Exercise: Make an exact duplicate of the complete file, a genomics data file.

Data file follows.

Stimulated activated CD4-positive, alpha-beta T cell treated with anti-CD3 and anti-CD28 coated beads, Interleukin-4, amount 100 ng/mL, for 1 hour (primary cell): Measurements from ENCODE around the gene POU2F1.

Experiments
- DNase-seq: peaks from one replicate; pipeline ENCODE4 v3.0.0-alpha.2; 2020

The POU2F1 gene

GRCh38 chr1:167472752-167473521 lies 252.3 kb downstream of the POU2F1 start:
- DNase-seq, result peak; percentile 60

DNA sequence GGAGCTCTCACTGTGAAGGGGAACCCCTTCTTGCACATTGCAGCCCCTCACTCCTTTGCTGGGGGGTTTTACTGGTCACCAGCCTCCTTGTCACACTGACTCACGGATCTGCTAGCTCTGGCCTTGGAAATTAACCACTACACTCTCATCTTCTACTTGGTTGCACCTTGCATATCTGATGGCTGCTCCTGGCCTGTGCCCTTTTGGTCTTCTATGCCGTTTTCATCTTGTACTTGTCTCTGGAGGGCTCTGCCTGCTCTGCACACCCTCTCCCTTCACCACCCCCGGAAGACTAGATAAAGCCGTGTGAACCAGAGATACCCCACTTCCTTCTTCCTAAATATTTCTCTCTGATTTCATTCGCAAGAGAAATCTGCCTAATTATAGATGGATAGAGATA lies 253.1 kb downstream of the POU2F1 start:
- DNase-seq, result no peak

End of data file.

Stimulated activated CD4-positive, alpha-beta T cell treated with anti-CD3 and anti-CD28 coated beads, Interleukin-4, amount 100 ng/mL, for 1 hour (primary cell): Measurements from ENCODE around the gene POU2F1.

Experiments
- DNase-seq: peaks from one replicate; pipeline ENCODE4 v3.0.0-alpha.2; 2020

The POU2F1 gene

GRCh38 chr1:167472752-167473521 lies 252.3 kb downstream of the POU2F1 start:
- DNase-seq, result peak; percentile 60

DNA sequence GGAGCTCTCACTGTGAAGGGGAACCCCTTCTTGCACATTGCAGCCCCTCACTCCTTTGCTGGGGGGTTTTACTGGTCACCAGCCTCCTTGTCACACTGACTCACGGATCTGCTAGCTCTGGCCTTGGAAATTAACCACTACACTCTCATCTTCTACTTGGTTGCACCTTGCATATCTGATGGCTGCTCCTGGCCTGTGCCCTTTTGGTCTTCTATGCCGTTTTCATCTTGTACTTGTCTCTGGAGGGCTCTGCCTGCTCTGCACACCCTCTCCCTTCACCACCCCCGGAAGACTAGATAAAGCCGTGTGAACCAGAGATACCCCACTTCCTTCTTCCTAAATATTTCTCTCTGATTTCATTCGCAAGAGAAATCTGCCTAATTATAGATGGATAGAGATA lies 253.1 kb downstream of the POU2F1 start:
- DNase-seq, result no peak